Graeme Innes says 'appalling' cage practice not one-off, calls for inquiry on education of children with disabilities

Graeme Innes, former Disability Discrimination Commissioner. Photo: Andrew Meares

In the wake of revelations an autistic Canberra student was confined in a cage-like structure, former disability discrimination commissioner Graeme Innes says such abuses are widespread and has called for a broad inquiry into the treatment of children with disabilities in the nation's schools.

Opposition Leader Bill Shorten immediately backed Mr Innes' call, declaring: "we cannot assume this is a one off case".

Mr Innes, who served as the nation's disability discrimination commissioner from 2005 until last year, said such "appalling" incidents were not confined to the ACT.

"It's not an isolated incident," he told Fairfax Media. "I hear about these incidents relatively regularly. I think there is a need to look at it far more broadly than just in the ACT."

Mr Innes said while he did not want to excuse the ACT case, it was an example of the impact of  "a serious lack of resources to support kids with disabilities in education systems around the country".

"I think it would be a mistake to think that this problem just relates to kids with autism – I hear lots about kids with learning disabilities who are not given appropriate levels of support in schools, and that's partly because the teachers aren't properly trained throughout the school system, and partly due to lack of resources."

He said he had no strong view on who should conduct an inquiry. While school systems are state-based, much of the funding to support students with disabilities is provided by the Commonwealth.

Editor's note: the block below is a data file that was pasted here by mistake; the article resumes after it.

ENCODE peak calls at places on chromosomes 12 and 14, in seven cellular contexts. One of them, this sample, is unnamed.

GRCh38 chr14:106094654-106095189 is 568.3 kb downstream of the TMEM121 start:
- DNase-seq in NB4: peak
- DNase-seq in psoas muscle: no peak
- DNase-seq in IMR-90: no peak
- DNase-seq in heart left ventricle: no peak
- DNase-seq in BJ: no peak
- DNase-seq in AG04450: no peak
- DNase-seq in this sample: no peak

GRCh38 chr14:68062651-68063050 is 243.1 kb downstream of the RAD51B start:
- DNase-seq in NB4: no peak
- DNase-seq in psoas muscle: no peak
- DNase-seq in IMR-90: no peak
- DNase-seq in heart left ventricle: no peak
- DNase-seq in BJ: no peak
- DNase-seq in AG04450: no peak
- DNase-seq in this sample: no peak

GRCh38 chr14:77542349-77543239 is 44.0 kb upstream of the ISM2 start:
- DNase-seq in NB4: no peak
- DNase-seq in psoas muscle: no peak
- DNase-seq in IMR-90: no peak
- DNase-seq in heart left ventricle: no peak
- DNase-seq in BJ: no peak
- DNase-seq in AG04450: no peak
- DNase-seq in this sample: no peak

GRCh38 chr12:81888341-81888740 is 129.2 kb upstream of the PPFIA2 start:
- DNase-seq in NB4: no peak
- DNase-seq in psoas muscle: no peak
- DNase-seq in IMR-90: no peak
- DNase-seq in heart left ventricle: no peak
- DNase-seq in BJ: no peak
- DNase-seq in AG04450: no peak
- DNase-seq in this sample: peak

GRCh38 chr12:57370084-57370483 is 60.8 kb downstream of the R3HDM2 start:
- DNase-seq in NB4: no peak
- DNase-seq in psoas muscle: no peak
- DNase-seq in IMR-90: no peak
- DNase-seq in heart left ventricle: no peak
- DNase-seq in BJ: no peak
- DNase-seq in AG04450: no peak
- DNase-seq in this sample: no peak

Mr Shorten said he strongly supported an inquiry, which could be conducted by the Australian Human Rights Commission.

"We need to hear the voice of parents of children with disabilities as well as schools and teachers in such an inquiry," Mr Shorten said. "Schools and teachers are stretched and often without the knowledge or resources they need. Our schools and teachers need greater support when it comes to understanding children with challenging behaviours."

"Parents of children with disabilities are often made to feel like trouble-makers because they demand support for their child at school and that's just not right," he said.

The Assistant Minister for Social Services Mitch Fifield, who has responsibility for disabilities, said the ACT case was "deeply disturbing." He said in March the government had supported the establishment of a senate inquiry into the mistreatment of people with disability which would include both schools and restrictive practices. 

"There will no doubt be lessons from the inquiry for state government arrangements to protect students with disability in their schools. The federal government will also closely consider the work of the inquiry as we development a national safeguards and quality framework for the full NDIS."  

A spokesman for Federal Education Minister Christopher Pyne said that under the Australian Constitution, the operation of schools was a matter for state and territory governments.

"The Commonwealth doesn't employ any teachers or have any role in managing students," the spokesman said.

The spokesman said the Commonwealth was providing record funding to the states and territories for students with a disability, delivering $1.2 billion in 2015 alone and $5.2 billion over the period 2014 - 2017.

"States and Territories can spend this funding on additional teacher training or other support services for students with a disability, it is a matter for them."